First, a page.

Historically, African countries have often traded with neighbouring countries or within regional economic communities rather than the continent as a whole. Poor infrastructure and high tariffs are some of the reasons trade partnerships across the continent is constrained.
Ultimately each regional economic community has often focused a great deal on promoting regional partnership rather than acting as an anchor to steer towards economic integration within the continent. As a result of the tough trade rules the movement of goods from one African region to another has been somewhat complicated compared to goods imported from outside the continent.
Countries within the same economic community still face some challenges. Take for example the lengthy procedure to prepare import and export documents which often causes unnecessary border delays. To the extent that goods are held at the border for several weeks while the paperwork is being processed. I certainly think the Africa Continental Free Trade Agreement (AfCFTA) could be a game changer in resolving trade issues in Africa, if implemented properly. This means each country must employ appropriate policy instruments to ease the process of moving goods.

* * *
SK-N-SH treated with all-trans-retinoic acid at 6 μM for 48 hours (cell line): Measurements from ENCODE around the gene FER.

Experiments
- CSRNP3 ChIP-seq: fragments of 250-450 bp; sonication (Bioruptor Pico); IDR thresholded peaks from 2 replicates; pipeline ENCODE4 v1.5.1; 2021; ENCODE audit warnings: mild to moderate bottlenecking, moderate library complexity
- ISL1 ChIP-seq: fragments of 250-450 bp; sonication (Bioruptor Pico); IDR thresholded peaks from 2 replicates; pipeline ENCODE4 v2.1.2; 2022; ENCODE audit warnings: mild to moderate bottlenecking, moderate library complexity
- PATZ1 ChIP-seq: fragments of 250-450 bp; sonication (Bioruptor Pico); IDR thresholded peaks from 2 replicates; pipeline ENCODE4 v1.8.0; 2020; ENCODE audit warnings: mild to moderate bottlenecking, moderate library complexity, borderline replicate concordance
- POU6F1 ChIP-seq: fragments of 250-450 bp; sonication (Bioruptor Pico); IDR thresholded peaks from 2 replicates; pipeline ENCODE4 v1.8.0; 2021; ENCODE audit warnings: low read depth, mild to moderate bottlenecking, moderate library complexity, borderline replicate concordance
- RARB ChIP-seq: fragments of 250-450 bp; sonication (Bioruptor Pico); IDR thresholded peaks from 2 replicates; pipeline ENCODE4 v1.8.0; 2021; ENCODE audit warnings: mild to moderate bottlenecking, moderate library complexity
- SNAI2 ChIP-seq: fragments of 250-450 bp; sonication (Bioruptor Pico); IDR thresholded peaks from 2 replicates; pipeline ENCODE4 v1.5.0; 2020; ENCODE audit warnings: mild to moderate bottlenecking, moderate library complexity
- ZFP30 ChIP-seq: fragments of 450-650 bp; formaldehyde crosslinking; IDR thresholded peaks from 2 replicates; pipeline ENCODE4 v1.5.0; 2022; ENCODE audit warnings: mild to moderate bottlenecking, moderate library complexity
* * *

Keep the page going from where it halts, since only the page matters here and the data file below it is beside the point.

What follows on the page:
The AfCFTA could benefit from the creation of an organisation independent from the African Union which regulates and promote trade in the continent which is likely to push the agenda forward to improve how states engage in terms of trade. The biggest concern with the trade agreement is the influence of greater economies such as South Africa over weak economies in establishing the trade rules. Undoubtedly they will want to pursue an agenda most suited to their interests and this could leave other countries with little influence.
Emmanuel Chilamphuma is a Senior Analyst at Edgebold Capital